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Eosinophilia Wheeze , worms , and weird disease

Eosinophilia Wheeze , worms , and weird disease

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Eosinophilia Wheeze , worms , and weird disease

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  1. EosinophiliaWheeze, worms, and weird disease Jan Hajek UBC tropical medicine rounds March 29, 2019

  2. EosinophiliaOutline • General principles • The eosinophil • Patient’s exposure history, Geographical area, Timing • Think multicellular, tissue invasive, helminth infection • Stool  hookworm • Serology  Strongyloides, Schistosomiasis, Filaria, Toxocara • Cases - eosinophilia syndromes • Respiratory – Eosinophilic pneumonia • Cardiac – Eosinophilic endocarditis • Neurologic – Eosinophilic meningitis

  3. Eosinophilia • Degree of eosinophilia: • Mild 500- 1,500 cells/μl • Moderate 1500 – 5,000 cells/μl • Severe >5000 cells/μl • Tissue dwelling cells • Variation by steroids and stress response • Sepsis (bacterial or malaria) may mask pre-existing eosinophilia • Activated eosinophils, from any underlying cause, can cause tissue damage  HES

  4. Eosinophils General principles Th2 response IL-5 “activator” Granules: - Cationic granule proteins - Major basic protein - Eosinophil peroxidase

  5. EosinophiliaDifferential • Wheeze • Allergy and hypersensitivity (medications) • Worms • Tissue invasive, multicellular helminths • Weird disease • Eosinophilic granulomatosis with polyangiitis (EGPA) • Hypereosinophilic syndrome (HES)

  6. EosinophiliaDifferential • Wheeze • Allergy and hypersensitivity (medications) • Worms • Tissue invasive, multicellular helminths • Weird disease • Eosinophilic granulomatosis with polyangiitis (EGPA) • Hypereosinophilic syndrome (HES)

  7. EosinophiliaHematology perspective…

  8. EosinophiliaWheeze, worms, and weird disease • Worms • Tissue invasive, multicellular helminths

  9. EosinophiliaClassification of parasites • Multicellular (Helminths) • Nematodes • Cestodes • Trematodes Unicellular (Protozoa) • Intestinal (enteric) • Tissue (non-enteric) In general: Helminths do not replicate in the host Helminths have limited life-span to 2 – 5 years - important exceptions….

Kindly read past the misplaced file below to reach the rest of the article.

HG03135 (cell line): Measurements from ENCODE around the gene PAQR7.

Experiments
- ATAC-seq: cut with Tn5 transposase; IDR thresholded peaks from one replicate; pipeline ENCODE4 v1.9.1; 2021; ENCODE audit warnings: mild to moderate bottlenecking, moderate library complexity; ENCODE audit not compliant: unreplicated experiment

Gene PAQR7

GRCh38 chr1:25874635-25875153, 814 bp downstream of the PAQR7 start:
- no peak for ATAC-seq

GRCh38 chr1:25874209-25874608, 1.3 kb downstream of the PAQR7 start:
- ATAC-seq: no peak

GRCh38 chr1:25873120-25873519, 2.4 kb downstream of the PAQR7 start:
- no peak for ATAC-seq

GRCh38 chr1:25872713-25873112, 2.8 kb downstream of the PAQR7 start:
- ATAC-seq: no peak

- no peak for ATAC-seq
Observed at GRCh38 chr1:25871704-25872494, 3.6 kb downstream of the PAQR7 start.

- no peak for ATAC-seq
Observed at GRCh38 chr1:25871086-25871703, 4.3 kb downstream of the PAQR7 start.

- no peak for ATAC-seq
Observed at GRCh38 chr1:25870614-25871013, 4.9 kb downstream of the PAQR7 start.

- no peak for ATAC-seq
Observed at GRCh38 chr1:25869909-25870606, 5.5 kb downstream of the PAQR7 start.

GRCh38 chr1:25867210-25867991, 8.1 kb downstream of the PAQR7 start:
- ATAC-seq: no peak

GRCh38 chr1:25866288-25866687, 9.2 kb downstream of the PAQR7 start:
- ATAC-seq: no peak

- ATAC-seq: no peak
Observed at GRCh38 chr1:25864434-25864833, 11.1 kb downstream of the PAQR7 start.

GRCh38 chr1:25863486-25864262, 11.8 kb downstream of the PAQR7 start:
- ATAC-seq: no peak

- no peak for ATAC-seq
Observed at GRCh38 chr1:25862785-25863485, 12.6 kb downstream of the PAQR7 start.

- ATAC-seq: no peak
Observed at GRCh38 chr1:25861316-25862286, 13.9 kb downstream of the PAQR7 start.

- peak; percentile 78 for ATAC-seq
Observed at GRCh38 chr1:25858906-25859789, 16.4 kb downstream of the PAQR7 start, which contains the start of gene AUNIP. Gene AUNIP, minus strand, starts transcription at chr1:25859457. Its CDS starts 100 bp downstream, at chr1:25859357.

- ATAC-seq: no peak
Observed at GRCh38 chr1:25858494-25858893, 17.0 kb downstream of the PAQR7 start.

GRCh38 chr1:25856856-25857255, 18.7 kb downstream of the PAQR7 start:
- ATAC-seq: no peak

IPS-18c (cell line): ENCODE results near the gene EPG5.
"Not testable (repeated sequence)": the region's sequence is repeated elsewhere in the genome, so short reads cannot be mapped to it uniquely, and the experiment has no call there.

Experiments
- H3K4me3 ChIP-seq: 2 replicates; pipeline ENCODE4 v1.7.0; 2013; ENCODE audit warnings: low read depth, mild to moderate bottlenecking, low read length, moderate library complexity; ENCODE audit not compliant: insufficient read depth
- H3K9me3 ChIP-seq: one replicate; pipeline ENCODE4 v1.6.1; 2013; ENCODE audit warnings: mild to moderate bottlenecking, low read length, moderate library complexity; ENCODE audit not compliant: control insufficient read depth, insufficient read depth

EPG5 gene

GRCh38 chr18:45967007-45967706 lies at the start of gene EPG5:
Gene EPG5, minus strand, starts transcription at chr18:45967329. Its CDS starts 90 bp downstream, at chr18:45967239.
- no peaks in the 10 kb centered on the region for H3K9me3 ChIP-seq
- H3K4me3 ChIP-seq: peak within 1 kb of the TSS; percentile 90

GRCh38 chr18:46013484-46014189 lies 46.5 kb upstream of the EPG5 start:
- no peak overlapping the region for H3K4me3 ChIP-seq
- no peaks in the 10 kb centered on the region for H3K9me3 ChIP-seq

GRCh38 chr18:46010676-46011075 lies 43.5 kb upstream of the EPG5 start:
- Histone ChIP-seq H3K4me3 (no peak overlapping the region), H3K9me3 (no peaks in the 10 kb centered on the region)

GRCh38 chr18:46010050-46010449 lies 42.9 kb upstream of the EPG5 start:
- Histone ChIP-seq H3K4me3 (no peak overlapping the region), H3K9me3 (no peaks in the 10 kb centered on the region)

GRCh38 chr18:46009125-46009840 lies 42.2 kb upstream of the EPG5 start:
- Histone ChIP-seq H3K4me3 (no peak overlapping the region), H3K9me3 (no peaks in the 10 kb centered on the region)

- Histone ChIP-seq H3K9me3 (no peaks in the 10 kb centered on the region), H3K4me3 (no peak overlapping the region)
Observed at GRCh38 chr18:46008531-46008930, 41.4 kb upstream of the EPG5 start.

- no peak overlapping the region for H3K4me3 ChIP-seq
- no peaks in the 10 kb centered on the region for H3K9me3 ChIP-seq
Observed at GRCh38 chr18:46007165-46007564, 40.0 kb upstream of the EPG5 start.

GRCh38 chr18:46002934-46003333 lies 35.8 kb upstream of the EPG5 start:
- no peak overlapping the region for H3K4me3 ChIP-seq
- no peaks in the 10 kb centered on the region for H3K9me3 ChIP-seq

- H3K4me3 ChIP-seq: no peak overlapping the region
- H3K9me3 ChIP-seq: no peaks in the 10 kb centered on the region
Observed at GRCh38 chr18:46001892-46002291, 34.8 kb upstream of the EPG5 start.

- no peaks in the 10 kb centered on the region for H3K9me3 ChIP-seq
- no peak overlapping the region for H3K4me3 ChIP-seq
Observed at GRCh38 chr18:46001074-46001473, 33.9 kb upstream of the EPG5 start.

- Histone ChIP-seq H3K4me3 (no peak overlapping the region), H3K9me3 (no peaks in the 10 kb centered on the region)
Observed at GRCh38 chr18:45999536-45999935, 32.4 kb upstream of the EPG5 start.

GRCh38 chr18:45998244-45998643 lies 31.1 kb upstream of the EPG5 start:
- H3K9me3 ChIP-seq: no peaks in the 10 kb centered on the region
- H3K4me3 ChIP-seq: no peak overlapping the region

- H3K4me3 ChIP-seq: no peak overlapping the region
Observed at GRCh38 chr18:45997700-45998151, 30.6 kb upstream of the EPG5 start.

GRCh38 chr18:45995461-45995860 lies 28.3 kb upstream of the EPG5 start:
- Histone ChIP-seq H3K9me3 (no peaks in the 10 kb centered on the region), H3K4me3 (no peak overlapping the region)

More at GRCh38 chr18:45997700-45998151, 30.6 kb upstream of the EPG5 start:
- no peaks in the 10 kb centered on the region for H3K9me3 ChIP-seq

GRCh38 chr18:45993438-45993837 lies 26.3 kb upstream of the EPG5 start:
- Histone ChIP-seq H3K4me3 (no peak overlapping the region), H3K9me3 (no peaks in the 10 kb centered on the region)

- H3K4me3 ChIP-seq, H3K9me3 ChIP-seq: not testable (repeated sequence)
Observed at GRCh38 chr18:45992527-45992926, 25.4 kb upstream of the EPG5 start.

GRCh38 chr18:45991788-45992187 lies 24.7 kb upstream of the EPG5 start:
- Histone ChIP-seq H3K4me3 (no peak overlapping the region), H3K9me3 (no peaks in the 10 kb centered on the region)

10. EosinophiliaMulticellular (Helminths) • Nematodes • Intestinal • Ascaris • Hookworm • Strongyloides • Whipworm, Pinworm • Tissue and blood • Strongyloides • Trichinella • Toxocara • Filaria • Angiostrongylus • Cestodes (Tapeworm) • Dog • Pork • Beef • Fish • Trematodes (Flukes) • Schistosomiasis • Liver • Lung • Intestinal

  11. General principlesNot all parasites cause eosinophilia • Chronic infection with cysts sequester antigen • Ecinococcus • Cysticercosis • Intestinal non-invasive helminths • Ascaris • Diphylobothriumlatum

  12. Eosinophilia 2 exceptional protozoa • Enteric • E. histolytica • Giardia lamblia • Cryptosporidium • Cyclospora • Isospora belli • D. fragilis • B. hominis • Microsporidia • Non-enteric • Toxoplasmodium spp. • Plasmodium spp. • Babesia • Leishmania • Trypanosoma • Trichomonas • Free-living amoebas • Microsporidia

  13. General principlesImportance of timing • Eosinophilia typically occurs during the tissue migration • Prepatent periodfor intestinal worms • Time from infection  detection of organism in clinical samples • Stool O&P is negative (2 months for Ascaris). • By the time the parasite reaches the gut lumen and stool microscopy becomes positive, eosinophilia may have resolved • Tissue invasive or wandering worms • Loa loa, Gnathostoma • Trichinella • Toxocara

  14. EosinophiliaLöeffler Syndrome (Pneumonitis) Pneumonitis: Occurs 1–2 week after infectionLasts ≈ 3 wks Pre-patency: 2 months

  15. GeohelminthsIntestinal nematodes

  16. Human vs Animal round worms • Ascarislumbricoides • Ancylostoma duodenale

  17. Human vs Animal round worms • Ascarislumbricoides Toxocaracanis • Ancylostoma duodenale Ancylostoma caninum

  18. Human vs Animal round worms • Ascarislumbricoides Toxocaracanis • Human ascariasis – passes through lungs and stays in intestines • Animal  Larva migrans (VLM, OLM) • Ancylostoma duodenale Ancylostoma caninum • Human hookworm – passes through lings and stays in intestines • Animal  Cutaneous larva migrans

  19. General principlesImportance of patient group • Immigrants • May be longstanding infections • Larger burden of infection with chronic complications  Portal hypertension with chronic schistosomiasis • Travellers • May be newly infected • Intense inflammatory response, but few organisms Katayama syndrome with acute schistosomiasis

  20. General principlesImportance of patient group/region

  21. Guess the parasite by the map…

  22. Guess the parasite by the map… Onchocerciasis

  23. EosinophiliaImportance of geography… Onchocerca Loa loa

  24. EosinophiliaImportance of geography… Lymphatic Filariasis

  25. EosinophiliaImportance of exposures…

  26. Eosinophilia Screening for parasites • What is common • Intestinal nematodes (hookworm)  Stool O&P • What not to miss • Strongyloides serology • Schistosomiasis serology • +/- Filaria, Toxocara • Further testing based on: • Exposure history • Clinical presentation